Lessons on 4th Grade Fractions for Teachers and Parents

In 4th grade, students continue their study of fractions by identifying equivalent fractions, comparing them and solving equations with fractions. If you're a teacher or a parent looking for lesson plan ideas, keep reading.

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Fraction Lessons for 4th Graders

Circle Fractions

To teach 4th graders about equivalent fractions, it can help to incorporate visual aids. Break students into groups for this activity and provide each group with a large sheet of paper and a paper cup. Before beginning the activity, each group should use the paper cup to create at least 20 circles on the large piece of paper.

On the board, write a fraction, like 5/6. Then, ask your students to represent that fraction using one of their circles. They should divide the circle into six parts and color in five of them. Then, ask your students to create an equivalent fraction using another circle. Possible equivalent fractions include 10/12 or 25/30. Continue by adding more fractions to the board and having students create equivalent fractions using the circles.

If you plan to do this lesson at home, simply provide your child with a large sheet of paper and a cup to outline. Then, call out fractions for him or her to use. Customize the lesson to meet your child's individual needs by providing simple fractions, like 1/4, or mixed numbers, like 5 1/2.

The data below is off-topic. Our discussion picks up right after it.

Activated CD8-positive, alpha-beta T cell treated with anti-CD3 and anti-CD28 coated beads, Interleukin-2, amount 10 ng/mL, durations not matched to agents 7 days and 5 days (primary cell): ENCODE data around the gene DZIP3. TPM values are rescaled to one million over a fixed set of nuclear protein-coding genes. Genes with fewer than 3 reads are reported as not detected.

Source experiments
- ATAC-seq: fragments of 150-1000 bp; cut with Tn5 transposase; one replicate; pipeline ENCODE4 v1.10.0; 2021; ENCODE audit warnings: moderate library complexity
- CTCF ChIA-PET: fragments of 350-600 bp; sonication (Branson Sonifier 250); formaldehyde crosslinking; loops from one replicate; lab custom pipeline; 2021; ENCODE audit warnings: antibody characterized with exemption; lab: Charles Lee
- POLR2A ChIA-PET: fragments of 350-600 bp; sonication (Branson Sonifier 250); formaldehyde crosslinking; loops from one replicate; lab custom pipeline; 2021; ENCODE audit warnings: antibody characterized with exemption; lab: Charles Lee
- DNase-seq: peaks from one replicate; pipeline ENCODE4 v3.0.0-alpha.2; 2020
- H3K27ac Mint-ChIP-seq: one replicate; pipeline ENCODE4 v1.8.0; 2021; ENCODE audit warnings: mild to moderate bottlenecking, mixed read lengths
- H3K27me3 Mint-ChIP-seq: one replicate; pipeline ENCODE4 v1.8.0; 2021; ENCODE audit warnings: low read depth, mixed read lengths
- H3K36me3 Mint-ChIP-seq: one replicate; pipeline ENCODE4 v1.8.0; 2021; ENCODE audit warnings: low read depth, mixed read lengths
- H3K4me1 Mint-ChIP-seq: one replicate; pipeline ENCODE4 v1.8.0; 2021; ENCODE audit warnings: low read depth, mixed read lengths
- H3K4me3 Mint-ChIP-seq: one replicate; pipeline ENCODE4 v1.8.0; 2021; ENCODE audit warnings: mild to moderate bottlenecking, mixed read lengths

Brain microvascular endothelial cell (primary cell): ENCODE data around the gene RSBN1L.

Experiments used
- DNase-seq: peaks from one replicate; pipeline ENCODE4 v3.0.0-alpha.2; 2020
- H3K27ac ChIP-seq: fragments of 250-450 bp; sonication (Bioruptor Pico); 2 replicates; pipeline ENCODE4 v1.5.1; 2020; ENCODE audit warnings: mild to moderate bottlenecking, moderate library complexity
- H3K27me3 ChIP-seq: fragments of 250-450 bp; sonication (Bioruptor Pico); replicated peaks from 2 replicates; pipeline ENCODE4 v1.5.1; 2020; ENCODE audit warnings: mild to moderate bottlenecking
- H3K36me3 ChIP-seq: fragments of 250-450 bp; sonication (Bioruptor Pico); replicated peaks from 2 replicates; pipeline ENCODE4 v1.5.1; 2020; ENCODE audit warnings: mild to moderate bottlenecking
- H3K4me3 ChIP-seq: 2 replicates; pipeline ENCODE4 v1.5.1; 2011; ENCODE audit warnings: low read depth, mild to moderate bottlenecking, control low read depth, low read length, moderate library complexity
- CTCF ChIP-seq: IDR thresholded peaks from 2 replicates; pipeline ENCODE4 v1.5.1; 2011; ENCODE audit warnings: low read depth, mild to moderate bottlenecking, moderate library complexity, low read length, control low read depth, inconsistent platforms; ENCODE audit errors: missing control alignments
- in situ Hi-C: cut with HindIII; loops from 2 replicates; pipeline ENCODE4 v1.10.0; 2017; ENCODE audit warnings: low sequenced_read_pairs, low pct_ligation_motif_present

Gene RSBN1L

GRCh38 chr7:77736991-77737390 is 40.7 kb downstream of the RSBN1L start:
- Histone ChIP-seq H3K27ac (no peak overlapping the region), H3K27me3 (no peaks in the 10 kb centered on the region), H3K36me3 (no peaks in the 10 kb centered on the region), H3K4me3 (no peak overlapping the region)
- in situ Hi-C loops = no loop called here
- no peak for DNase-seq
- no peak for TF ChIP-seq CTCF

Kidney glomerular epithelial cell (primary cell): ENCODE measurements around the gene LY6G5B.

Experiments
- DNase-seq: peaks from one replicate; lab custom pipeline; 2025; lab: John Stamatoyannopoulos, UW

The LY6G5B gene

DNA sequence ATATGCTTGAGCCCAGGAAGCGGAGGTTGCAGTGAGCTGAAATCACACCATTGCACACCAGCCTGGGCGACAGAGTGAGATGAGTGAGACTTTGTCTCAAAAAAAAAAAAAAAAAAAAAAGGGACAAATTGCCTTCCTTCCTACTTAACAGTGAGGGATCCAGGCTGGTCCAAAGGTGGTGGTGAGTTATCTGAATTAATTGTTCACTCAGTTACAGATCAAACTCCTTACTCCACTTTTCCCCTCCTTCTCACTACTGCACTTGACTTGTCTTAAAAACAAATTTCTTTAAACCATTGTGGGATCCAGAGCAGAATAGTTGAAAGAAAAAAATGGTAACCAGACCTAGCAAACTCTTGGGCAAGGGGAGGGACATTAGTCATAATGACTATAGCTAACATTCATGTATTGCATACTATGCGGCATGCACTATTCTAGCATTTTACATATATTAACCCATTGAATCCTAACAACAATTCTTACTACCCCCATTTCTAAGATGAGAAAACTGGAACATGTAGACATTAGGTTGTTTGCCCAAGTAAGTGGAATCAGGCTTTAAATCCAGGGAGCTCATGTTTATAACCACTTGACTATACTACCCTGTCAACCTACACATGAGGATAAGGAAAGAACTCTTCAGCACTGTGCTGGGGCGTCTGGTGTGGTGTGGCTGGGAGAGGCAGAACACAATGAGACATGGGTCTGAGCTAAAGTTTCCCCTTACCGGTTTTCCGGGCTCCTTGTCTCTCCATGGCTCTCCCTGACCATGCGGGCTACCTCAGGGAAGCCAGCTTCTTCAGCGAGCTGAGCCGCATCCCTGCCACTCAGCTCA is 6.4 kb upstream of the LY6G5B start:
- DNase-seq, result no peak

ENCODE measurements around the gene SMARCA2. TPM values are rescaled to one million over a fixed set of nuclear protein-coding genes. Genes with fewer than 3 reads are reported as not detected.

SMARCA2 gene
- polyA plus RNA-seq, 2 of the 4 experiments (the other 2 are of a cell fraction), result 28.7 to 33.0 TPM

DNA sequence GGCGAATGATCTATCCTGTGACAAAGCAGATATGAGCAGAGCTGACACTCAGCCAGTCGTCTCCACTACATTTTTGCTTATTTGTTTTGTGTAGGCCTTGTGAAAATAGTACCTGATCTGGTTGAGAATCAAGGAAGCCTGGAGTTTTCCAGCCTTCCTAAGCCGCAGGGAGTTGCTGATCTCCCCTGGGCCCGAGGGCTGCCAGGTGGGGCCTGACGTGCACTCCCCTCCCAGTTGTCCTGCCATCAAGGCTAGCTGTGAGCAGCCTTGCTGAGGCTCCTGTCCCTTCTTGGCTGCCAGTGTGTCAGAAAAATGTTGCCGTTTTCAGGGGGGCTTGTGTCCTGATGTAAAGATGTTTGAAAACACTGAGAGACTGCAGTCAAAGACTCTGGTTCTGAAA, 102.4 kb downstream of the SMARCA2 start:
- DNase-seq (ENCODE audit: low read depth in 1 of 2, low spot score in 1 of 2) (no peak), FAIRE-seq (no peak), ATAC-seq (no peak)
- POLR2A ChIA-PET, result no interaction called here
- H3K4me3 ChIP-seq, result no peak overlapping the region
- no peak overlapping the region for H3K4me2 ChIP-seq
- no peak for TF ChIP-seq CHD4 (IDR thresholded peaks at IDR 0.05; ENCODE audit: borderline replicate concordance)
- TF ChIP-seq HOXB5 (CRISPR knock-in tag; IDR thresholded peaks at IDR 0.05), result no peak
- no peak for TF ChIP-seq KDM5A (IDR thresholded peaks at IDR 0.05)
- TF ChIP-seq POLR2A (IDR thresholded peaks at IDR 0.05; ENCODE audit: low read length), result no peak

Measure It!

This lesson allows students to practice measuring and adding fractions. Begin by having students go on a scavenger hunt around the classroom to collect and measure various objects. They should write the measurements down using fractions. For instance, a box of tissues might be 5 1/4 inches wide, and a pen might be 6 1/4 inches long.

Next, have your students add the various measurements together. For example, add the width of the box of tissues and the length of the pen together like this: 5 1/4 + 6 1/4. Students should turn the mixed number into an improper fraction by multiplying the denominator by the whole number (4 x 5 = 20) and adding the numerator (20 + 1 = 21). Then, put this result over the denominator from the mixed number (21/4).

Once you've also changed 6 1/4 to an improper fraction, the addition problem should look like this: 21/4 + 25/4 = 46/4. Remind your students to reduce the answer whenever possible. In this example, 46/4 reduces to 23/2.

This lesson can easily be done at home, as well. Have your child complete a scavenger hunt and measure each item that he or she collects. Then, your child can use the measurements to practice adding fractions.

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